The English woman who sang the blues in 1799.
world’s first public performance of African-American-influenced music most probably
occurred at the Federal Street Theatre, Boston, in 1799, but not quite in the
manner the time-worn myth or Wikipedia portrays.
era’s leading classical musicians, the German oboist, Johann Christian Gottlieb
Graupner, is said to have performed his own slave-style song wearing blackface that
by mistake into a slave quarter in Virginia in 1795. This story has led to
Graupner being acknowledged, by some music historians, as the Father of Negro
Songs in America.
American writer and musician, Shlomo Pestcoe, shows it was
actually Gottlieb Graupner’s English wife who did the performing.
question was the acclaimed opera singer, Catherine Comerford Hillier, who had a residency at the Federal Street Theatre, while Graupner would later co-found the Boston Philharmonic Orchestra.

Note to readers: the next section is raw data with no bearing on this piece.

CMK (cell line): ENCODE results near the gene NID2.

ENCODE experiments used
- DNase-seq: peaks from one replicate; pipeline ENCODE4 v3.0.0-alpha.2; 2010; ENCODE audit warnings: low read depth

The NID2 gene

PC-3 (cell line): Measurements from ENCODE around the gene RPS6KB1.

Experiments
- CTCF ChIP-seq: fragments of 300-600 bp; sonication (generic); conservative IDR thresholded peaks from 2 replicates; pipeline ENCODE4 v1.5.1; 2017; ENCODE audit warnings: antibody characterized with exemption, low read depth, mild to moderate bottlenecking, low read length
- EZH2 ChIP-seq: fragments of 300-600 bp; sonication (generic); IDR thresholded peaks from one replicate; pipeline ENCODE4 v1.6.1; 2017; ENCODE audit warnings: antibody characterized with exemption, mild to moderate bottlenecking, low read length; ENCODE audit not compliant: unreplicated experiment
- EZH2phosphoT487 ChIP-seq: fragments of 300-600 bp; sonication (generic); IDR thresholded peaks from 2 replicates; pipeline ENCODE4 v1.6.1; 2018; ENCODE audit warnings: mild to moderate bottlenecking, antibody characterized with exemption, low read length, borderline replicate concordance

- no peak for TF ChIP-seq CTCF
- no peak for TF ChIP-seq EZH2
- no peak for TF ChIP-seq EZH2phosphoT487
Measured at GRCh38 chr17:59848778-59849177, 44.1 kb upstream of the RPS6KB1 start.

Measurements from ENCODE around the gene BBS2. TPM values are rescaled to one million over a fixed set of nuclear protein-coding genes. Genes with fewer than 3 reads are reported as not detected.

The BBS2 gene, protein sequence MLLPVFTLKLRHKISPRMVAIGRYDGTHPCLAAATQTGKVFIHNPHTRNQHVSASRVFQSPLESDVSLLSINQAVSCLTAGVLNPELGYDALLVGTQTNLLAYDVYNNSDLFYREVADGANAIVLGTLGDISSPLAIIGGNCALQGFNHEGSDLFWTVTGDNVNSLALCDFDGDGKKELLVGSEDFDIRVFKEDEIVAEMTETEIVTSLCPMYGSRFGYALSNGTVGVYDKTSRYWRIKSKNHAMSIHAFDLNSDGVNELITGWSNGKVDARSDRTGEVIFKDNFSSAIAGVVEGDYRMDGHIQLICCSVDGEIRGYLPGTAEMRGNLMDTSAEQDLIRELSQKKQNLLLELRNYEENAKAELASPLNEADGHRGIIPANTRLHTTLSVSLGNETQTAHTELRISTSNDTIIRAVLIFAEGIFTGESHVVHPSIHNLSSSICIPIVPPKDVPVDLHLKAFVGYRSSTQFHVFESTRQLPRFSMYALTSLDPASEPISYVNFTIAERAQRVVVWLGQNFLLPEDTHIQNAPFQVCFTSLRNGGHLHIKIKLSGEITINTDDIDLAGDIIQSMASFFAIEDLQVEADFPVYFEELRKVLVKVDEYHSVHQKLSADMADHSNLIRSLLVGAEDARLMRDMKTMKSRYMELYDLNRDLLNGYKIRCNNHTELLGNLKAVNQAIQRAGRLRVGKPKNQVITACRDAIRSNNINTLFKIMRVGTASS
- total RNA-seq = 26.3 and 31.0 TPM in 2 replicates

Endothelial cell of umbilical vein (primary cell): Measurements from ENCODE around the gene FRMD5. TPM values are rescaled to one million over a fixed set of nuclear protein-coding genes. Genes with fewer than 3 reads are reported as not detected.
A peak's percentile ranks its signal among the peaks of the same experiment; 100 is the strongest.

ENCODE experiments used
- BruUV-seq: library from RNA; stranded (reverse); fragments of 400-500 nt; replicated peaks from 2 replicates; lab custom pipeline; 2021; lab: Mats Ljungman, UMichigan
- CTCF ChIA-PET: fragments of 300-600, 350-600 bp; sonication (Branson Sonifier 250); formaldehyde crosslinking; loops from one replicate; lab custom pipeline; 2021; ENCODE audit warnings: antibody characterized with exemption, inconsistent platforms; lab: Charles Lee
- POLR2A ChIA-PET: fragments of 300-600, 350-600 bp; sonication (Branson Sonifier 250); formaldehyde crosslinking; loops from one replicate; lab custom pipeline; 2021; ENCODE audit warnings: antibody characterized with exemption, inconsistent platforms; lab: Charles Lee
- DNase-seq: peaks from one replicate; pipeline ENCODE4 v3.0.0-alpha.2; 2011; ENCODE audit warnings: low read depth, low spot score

interlude between acts at the Federal Street Theatre in late 1799. (And that’s the way they spelt ‘theatre’ in America back in those days, rather than the ‘theater’ Americans use now.)
not disputed that Graupner wrote that first African-American-style tune during
his time in America, just that he performed it and performed it in blackface.
It was his English wife. Shlomo Pestcoe has the documents that prove it.